When I got to the end of the “first draft”, I had something pretty incoherent. But I was able to go back and see exactly what needed changing and what was salvageable, and knew what I had to write in the “new” first half to set up the second half that I had already drafted.

ETA: I should add that I am a plotter/outliner, and this still happened to me! I was writing to an outline when I had the idea that made the entire story better, and I redid the outline to explore the new idea. I point this out in case anyone thinks only pantsers have this issue. You can have an idea that improves your story at any stage in the process!

:e2coffee:
 

Chris P

Likes metaphors mixed, not stirred
Kind Benefactor
Super Member
Registered
Joined
Nov 4, 2009
Messages
19,289
Reaction score
2,901
Location
Vienna, VA
What everyone above ^^^ has said.

What could also be going on is you might have two completely separate stories in your head. I once had the plot take a major turn about halfway through, and the beta readers all got whiplash. They said the folks interested in the first half were going to be disappointed when the plot turned that much, and the people who would like the second half will never get there. I ended up splitting it into two books, and although I only finished one (and it still needs A LOT of work) and need to complete the ending of the second, I ended up with two superior products overall.
 

Woollybear

Super Member
Registered
Joined
Nov 27, 2017
Messages
5,137
Reaction score
1,447
Location
USA
I'm sure I can't be the only one with this problem. Basically, while I'm writing something, I end up getting stuck. I have no idea how to continue the story, how to advance the characters or what do I want to do with the book in general. Then I start getting ideas for a different plot. Not a completely new story just one where the characters have different journeys and the plot and setting change a little to reflect that. I get excited, become really passionate about this new idea, start to write from the beginning... and then I get stuck again and things repeat. I could always save all the ideas to write for later but is just that I can't concentrate on what I'm currently trying to write. Anyone has any advice on how to keep this from happening?
My advice when you get stuck is to ask what your protagonist is acting toward in this particular scene and then make them act toward that goal.

My writing stalls when my characters have no scene goals.
 

lizmonster

Possibly A Mermaid Queen
Absolute Sage
Super Member
Registered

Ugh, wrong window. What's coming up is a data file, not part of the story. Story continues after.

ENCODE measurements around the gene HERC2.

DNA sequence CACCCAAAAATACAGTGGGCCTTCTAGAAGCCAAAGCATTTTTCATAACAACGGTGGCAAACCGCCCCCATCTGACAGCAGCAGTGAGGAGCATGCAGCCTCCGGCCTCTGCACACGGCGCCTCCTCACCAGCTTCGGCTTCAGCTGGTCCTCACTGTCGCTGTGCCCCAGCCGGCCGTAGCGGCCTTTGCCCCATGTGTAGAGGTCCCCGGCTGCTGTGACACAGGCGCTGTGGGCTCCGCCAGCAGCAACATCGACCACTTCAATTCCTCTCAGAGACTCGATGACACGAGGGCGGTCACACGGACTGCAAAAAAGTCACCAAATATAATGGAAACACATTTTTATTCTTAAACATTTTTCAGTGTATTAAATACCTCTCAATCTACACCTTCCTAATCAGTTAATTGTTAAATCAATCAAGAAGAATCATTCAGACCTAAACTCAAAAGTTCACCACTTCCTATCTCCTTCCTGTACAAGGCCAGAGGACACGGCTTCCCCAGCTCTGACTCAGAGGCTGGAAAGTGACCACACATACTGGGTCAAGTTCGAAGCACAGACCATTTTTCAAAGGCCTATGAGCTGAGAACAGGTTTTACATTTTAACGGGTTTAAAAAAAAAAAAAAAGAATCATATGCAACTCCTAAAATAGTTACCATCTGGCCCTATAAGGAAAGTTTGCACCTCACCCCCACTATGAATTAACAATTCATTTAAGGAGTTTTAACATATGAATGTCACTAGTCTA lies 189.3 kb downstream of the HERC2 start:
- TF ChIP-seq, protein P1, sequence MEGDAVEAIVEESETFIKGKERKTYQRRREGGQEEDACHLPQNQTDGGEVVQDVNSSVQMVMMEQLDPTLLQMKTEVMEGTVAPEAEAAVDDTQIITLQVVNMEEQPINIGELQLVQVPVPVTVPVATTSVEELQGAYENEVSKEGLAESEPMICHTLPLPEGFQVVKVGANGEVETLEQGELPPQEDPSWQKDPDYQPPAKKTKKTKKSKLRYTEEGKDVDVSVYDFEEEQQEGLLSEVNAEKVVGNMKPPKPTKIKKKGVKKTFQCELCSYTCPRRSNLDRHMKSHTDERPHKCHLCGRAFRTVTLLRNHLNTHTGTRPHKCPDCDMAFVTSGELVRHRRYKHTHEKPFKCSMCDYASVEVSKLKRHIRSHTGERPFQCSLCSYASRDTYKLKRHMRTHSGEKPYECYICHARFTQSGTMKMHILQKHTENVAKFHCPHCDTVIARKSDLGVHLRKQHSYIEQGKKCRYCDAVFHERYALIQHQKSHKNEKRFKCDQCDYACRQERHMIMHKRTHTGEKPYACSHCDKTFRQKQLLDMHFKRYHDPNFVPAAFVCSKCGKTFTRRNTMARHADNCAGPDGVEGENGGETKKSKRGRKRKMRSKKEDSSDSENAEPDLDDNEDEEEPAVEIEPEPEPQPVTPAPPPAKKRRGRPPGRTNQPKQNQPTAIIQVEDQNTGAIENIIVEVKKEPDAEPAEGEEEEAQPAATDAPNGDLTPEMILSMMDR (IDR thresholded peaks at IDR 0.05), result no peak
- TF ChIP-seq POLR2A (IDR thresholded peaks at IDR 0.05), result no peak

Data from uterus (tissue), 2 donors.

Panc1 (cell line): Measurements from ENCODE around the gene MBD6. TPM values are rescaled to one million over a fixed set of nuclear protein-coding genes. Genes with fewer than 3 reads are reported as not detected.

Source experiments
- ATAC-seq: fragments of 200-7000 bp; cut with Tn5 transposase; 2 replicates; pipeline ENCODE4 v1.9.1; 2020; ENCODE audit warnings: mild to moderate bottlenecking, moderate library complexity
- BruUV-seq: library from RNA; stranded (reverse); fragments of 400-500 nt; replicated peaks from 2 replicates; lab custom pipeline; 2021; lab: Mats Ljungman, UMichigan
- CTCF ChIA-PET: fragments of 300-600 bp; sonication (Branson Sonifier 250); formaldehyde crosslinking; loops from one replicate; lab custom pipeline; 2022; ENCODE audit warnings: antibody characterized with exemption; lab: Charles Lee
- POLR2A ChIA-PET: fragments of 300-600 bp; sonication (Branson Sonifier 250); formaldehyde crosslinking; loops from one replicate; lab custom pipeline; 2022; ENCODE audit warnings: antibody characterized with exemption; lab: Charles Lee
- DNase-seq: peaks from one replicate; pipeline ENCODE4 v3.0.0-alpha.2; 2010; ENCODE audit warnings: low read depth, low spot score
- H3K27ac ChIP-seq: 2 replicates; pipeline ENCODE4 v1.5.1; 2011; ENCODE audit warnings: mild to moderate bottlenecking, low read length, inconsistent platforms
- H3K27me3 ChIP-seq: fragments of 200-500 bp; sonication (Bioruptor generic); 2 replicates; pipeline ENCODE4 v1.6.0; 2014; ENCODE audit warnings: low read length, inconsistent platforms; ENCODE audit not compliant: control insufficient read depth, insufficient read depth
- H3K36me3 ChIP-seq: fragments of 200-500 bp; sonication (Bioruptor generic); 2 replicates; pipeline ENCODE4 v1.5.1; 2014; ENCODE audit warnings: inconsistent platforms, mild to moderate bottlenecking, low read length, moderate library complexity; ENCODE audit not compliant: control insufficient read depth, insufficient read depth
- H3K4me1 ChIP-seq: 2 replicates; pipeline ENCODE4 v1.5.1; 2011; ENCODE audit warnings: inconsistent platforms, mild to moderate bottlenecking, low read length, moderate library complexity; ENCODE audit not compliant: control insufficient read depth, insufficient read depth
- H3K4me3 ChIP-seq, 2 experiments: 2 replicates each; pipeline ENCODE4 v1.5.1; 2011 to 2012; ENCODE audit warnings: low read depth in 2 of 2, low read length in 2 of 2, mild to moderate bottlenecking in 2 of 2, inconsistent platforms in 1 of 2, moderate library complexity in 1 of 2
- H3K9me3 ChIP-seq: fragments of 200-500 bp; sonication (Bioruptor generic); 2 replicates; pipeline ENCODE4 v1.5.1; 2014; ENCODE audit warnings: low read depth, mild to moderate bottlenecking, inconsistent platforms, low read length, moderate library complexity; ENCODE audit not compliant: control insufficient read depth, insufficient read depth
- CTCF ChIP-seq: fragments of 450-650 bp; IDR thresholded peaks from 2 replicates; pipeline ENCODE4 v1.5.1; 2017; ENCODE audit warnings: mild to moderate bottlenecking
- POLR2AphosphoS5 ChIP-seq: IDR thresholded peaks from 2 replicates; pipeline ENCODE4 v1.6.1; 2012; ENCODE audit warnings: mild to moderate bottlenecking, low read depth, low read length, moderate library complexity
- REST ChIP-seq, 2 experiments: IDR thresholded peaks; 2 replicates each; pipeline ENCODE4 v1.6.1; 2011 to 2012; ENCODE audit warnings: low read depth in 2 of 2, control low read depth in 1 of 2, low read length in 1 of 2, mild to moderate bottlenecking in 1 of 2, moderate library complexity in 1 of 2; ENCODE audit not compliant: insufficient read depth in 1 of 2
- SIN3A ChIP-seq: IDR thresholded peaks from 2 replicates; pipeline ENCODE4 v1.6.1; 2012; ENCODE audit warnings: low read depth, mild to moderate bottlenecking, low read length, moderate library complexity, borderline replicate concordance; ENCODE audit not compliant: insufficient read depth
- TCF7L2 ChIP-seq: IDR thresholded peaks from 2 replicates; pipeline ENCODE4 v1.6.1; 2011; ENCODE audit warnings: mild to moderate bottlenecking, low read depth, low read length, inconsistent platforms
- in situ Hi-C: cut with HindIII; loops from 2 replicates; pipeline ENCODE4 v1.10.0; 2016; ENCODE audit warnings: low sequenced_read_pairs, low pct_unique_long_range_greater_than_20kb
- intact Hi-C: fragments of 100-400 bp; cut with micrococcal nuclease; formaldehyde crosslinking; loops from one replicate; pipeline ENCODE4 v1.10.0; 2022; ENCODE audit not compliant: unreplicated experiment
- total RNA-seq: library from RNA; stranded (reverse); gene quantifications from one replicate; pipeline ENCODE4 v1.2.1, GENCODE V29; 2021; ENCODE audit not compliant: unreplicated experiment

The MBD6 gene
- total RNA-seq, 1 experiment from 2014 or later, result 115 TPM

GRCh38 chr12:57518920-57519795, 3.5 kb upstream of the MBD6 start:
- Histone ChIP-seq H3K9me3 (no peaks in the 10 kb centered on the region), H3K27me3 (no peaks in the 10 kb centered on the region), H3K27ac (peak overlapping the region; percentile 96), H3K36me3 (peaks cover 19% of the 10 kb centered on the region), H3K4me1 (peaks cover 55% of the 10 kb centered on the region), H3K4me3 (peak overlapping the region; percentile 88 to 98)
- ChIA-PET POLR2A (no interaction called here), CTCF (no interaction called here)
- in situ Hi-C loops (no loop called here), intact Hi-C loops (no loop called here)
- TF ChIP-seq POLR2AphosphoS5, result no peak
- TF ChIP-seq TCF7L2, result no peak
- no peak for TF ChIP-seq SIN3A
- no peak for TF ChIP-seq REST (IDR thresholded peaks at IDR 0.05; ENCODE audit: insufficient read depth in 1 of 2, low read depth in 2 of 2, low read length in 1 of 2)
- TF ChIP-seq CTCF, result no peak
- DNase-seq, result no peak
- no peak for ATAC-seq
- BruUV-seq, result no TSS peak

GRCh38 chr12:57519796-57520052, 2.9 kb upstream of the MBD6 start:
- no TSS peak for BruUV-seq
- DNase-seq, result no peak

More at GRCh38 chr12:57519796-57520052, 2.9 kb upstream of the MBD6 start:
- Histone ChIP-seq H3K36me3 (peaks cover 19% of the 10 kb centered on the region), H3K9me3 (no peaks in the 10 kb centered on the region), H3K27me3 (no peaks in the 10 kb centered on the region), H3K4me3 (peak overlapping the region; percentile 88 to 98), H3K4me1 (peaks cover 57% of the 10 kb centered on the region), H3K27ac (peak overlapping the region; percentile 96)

Joined
Jul 5, 2012
Messages
9,182
Reaction score
4,849
Location
Massachusetts
Website
elizabethbonesteel.com
For me it's the beginning where I get stuck :(
I don't know if this is helpful - but for times when I'm at sea about where to head next, I keep in mind something I picked up off of a list of plotting advice:

What's the worst thing that could happen to my protagonist right now?

Sometimes what I come up with is absurd. (If I kill them off, hey, the story's over!). But thinking about disaster sometimes opens possibilities I wasn't considering before.

I still rely on this method sometimes. If my reaction to an idea is "gosh, that's over the top; that'd never work" I know I'm on to something. :)
 
  • Like
Reactions: BRG2003

Layla Nahar

Seashell Seller
Super Member
Registered
Joined
Feb 6, 2007
Messages
7,655
Reaction score
910
Location
Seashore
Sometimes what I come up with is absurd. (If I kill them off, hey, the story's over!). But thinking about disaster sometimes opens possibilities I wasn't considering before. ...If my reaction to an idea is "gosh, that's over the top; that'd never work" I know I'm on to something.
Thanks, that sounds like it could be useful. :)
 
  • Like
Reactions: BRG2003

ChaseJxyz

Writes birds and bird accessories
Super Member
Registered
Joined
Jul 5, 2020
Messages
1,238
Reaction score
761
Location
The Rottenest City on the Pacific Coast
Website
www.chasej.xyz
I think what you might need to do is figure out where you want a story to go before you get to writing. Some people can pants their way through a whole story, others need the structure...and you're probably the latter. And that's okay!

I like using the snowflake method for new ideas that have a concept/hook but not the middle part figured out.
 
  • Like
Reactions: BRG2003

Nether

Super Member
Registered
Joined
Aug 23, 2021
Messages
565
Reaction score
526
Location
New England
So instead of writer's block, it's like writer's ADHD?

idk, I think when people are stuck and they're not used to unsticking themselves, they can succumb to the temptation to either do something else or just put it aside entirely. It's entirely possible for somebody to spend years working on their first chapter because they keep starting from scratch. That's why it's useful to try to see things through to their end. Otherwise, you run the risk of never finishing anything.

Unfortunately, the only way forward is forward. It's usually just something where people have to keep writing anyway and try to work around it.
 
  • Like
Reactions: BRG2003

Happy Thanksgiving

Autumn image for Thanksgiving